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To humans, drool can seem pretty disgusting, but other animals use saliva in surprising ways. Here are some of the weirdest ways other animals use their spit to survive!

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Whether it's a drool stain somebody left on your pillow, or a slobbery hello from your dog, saliva can seem pretty disgusting. But there's more to it than what--sometimes literally -- meets the eye.

Although saliva isn't exactly the most glamorous fluid, it moistens our food, helps us swallow, breaks down starches, and protects us from disease. And that's just the tip of the iceberg. Other animals use saliva for even cooler, more unexpected tasks like to attract mates, or maybe even decide their future careers.

Here are three of the weirdest ways other animals use their spit to survive. Up first, red kangaroos. These animals are the world's largest marsupials, hanging out in harsh, arid regions of Australia.

If you couldn't tell by their amazing boxing physique, they're incredibly athletic and can reach speeds over 55 kilometers per hour. As large, active animals in a hot and dry environment, they also have several adaptations for keeping cool as the temperatures rise. While bounding across the grasslands, kangaroos definitely break a sweat, and much like dogs, they also pant under hot conditions.

But on top of these common strategies for regulating temperature, kangaroos also soak themselves in their own saliva to cool down. Seems a little gross, but it's totally effective. See, kangaroos have a complex network of blood vessels just under surface of the skin on their forelegs.

When they're feeling the heat, blood flow increases to this area, and by licking and soaking their skin with saliva, kangaroos can promote greater heat loss. This is thanks to saliva's heat capacity, or its capability to absorb heat. Saliva is mostly made of water, which has a high heat capacity.

That means that it takes more heat to increase its temperature compared to other substances. So as the water in the saliva warms up and evaporates from a kangaroo's arms, it absorbs some of the heat from this vessel-loaded area and cools down their body. Although this adaptation is shared with other species of kangaroos, it's especially obvious in red kangaroos.

So look out for their spit-soaked arms the next time you're in Australia. Now, you might not think that producing a lot of saliva would be helpful when it comes to impressing a mate in fact, you'd probably assume the opposite. But for some species of insects, their spit can play a key role in finding love.

Like with scorpionflies! These flies get their name from the scorpion-like “tail” on their abdomen, which is actually just their terrifying-looking male genitalia. But that's not the weirdest part of their mating habits.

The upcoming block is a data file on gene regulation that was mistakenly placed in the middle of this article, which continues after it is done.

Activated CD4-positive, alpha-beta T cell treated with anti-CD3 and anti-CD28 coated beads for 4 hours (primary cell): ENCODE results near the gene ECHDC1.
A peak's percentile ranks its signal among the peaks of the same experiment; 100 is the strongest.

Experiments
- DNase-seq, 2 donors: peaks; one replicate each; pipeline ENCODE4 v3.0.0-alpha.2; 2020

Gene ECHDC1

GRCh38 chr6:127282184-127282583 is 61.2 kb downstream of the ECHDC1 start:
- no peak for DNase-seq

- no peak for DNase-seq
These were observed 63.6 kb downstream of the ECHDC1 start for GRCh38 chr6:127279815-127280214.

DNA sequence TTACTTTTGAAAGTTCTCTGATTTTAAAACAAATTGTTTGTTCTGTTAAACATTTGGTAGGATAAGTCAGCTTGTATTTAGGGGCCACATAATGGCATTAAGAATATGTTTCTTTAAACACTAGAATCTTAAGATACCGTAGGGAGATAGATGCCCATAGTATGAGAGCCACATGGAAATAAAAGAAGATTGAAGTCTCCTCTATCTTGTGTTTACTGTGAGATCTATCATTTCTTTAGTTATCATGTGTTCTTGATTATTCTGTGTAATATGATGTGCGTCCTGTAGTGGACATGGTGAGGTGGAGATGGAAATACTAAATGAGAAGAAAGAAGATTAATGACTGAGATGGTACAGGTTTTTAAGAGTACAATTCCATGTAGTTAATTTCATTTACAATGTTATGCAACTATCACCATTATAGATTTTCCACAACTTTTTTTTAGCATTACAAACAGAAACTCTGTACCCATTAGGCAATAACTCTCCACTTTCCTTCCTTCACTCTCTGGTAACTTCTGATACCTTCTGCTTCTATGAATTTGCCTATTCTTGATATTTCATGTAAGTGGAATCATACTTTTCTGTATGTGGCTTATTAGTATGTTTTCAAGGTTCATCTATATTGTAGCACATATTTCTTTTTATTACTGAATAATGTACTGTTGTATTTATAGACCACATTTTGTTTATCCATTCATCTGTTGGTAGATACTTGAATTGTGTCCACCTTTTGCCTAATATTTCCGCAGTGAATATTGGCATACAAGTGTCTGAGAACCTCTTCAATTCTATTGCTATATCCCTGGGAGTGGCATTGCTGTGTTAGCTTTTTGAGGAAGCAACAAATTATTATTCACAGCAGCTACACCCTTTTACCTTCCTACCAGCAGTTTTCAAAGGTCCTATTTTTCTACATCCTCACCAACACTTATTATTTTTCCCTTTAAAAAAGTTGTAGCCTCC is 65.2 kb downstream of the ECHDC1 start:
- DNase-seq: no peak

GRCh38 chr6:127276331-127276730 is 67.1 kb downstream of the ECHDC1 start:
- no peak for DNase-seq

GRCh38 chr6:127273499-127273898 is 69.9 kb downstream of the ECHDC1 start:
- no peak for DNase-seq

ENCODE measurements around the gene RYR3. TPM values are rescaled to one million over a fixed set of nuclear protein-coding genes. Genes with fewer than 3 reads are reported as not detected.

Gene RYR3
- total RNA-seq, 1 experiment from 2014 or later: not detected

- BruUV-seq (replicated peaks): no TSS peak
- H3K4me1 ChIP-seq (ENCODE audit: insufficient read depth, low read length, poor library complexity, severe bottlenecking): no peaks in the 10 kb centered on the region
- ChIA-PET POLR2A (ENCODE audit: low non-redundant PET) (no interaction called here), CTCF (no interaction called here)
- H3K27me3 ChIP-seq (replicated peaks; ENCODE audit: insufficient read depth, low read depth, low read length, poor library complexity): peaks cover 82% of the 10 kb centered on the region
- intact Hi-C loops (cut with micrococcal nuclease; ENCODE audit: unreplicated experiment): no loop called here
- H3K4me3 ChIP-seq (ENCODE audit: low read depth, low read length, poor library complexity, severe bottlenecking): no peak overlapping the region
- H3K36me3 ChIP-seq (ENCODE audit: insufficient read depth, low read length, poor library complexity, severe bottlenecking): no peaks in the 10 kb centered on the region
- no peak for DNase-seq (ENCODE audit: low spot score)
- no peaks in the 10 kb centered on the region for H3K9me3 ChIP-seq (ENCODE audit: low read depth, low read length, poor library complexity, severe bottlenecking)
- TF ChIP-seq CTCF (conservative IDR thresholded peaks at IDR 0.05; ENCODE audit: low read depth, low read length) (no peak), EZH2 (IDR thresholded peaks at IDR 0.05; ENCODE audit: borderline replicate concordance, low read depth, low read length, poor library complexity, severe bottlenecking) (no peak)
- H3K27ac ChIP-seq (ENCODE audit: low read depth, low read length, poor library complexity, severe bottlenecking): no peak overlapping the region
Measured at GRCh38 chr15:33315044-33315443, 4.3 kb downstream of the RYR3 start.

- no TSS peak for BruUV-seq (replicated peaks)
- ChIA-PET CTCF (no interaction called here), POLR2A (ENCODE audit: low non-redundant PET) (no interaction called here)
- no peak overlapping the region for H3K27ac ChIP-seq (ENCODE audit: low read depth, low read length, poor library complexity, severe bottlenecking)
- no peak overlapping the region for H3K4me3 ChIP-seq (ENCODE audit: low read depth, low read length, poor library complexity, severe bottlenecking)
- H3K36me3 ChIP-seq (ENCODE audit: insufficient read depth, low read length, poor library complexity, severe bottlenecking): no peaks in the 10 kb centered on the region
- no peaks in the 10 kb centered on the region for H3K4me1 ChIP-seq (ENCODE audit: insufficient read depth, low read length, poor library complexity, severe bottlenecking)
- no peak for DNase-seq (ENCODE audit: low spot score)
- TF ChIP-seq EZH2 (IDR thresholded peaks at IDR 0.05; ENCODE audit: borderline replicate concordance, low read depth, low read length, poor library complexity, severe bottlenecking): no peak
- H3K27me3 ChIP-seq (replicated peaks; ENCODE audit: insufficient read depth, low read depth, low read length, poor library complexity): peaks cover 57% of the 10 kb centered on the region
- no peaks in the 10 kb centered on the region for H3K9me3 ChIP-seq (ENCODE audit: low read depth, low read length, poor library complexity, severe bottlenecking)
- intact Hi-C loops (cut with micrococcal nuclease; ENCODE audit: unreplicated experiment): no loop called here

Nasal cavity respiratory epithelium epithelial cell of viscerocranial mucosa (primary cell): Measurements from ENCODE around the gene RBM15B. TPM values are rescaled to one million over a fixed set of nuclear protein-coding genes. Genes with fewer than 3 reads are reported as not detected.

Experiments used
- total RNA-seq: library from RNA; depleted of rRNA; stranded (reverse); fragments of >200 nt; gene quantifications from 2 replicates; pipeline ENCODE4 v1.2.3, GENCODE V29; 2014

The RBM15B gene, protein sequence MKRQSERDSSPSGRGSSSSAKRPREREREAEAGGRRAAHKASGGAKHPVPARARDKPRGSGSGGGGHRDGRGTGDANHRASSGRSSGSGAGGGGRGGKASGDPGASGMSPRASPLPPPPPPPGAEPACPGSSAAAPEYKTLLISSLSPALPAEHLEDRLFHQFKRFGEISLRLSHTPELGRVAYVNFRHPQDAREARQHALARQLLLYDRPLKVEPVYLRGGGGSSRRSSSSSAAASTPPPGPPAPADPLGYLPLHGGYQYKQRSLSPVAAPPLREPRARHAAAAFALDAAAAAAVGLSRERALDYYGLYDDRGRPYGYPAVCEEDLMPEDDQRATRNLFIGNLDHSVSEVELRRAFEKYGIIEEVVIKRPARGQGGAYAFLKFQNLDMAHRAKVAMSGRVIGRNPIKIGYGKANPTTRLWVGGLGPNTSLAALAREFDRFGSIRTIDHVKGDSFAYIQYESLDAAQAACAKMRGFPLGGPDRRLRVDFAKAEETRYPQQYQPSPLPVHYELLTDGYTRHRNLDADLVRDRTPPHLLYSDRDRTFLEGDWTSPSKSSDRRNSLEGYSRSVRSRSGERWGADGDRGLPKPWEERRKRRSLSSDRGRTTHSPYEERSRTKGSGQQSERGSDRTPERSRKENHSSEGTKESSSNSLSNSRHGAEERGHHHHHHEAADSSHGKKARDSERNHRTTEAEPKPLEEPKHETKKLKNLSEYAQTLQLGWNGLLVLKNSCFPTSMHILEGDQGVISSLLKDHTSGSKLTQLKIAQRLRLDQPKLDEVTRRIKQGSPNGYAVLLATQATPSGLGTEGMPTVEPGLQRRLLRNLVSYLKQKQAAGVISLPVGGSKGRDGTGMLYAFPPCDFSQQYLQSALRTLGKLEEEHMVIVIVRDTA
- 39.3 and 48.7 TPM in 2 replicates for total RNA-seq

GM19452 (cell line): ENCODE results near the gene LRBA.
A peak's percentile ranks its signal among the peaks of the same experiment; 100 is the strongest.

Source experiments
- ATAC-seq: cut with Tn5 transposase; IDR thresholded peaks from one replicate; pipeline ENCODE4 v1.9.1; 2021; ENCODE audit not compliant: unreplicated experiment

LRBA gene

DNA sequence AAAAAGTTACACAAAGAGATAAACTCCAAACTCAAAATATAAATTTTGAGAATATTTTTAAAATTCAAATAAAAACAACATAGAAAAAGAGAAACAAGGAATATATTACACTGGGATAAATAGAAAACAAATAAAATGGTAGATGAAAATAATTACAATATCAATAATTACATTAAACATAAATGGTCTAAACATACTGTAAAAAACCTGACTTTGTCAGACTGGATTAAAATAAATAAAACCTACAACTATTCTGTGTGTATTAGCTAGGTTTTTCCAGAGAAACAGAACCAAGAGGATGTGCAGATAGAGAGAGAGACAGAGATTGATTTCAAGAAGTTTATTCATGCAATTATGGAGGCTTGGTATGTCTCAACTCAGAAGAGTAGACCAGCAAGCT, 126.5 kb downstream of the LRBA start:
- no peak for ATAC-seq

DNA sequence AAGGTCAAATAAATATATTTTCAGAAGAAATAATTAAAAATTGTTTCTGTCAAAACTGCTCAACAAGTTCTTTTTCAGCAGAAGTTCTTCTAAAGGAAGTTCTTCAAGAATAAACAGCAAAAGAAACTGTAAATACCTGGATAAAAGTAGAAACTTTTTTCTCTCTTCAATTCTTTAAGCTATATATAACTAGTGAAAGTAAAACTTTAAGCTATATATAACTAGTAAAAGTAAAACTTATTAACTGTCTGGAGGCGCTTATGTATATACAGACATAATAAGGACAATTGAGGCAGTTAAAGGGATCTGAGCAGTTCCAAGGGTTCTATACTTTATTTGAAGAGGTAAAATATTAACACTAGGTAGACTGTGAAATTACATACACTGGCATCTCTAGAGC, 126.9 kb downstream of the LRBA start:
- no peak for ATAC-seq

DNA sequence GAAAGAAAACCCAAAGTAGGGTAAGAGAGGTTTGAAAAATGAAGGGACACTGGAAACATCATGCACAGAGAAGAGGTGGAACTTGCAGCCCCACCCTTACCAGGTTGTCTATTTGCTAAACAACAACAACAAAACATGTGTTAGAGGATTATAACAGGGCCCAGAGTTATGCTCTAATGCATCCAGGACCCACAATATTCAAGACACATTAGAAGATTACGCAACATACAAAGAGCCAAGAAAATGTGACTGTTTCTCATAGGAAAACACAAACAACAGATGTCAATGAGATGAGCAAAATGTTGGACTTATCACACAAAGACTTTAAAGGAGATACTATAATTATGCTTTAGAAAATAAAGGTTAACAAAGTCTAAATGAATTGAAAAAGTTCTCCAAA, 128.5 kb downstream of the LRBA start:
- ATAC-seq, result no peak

Like many other animals, some of the male flies will provide their potential mates with a nuptial gift to woo them. Sometimes this comes in the form of captured prey, like a smaller dead fly, but the most valued gift of all which often comes from healthy males is a spitball! Males offer up a mass of saliva, and these apparently-tasty secretions result in higher reproductive success compared to males who don't go the spit-route.

And the bigger the mass of spit, the better! That's because the female actually consumes the ball during mating, so when there's a bigger gift, she takes longer to eat, and mating lasts longer, which means the male has more time to transfer his sperm and spread his genes. And you thought flies weren't romantic.

And finally, ants might not use spit to cool down or woo females, but the way they do use it might be even weirder:. For them, swapping saliva might actually help determine their future careers. As gross as it might sound, mouth-to-mouth communication is really common in ants.

It's called trophallaxis and is often a way to share food between members of a colony. But it may also influence what an ant larva grows up to be. An ant colony is made of various castes, which play differing roles within the group.

And while a lot of factors contribute to what an ant ultimately becomes including genetics, nutrition, and their environment compounds passed through trophallaxis might also play a surprisingly large part. In one study published in eLIFE in 2016, scientists analyzed the saliva being exchanged with larvae of Florida carpenter ants. They discovered that the fluid carried proteins, small RNA molecules, and something called juvenile hormone, which is known to impact larval growth, as well as physical and behavioral development.

Getting this hormone likely influences what ants grow up to become and their roles in the colony. Because of how these chemicals change their bodies and behavior, they may become small worker ants, larger soldiers, or even future queens. It's actually similar to a behavior among honeybees, where worker bees feed so-called "royal jelly" to larvae destined to become new queens.

And you thought the kangaroos were strange. So, you might have thought of saliva as something pretty straightforward, fighting off bacteria in your mouth and helping you swallow those large spoonfuls of sticky peanut butter. But for some animals, it's a lot more useful.

That being said… I am very glad my career wasn't decided through trophallaxis. I'll take resume workshops any day. Thanks for watching this episode of SciShow, especially to our patrons on Patreon!

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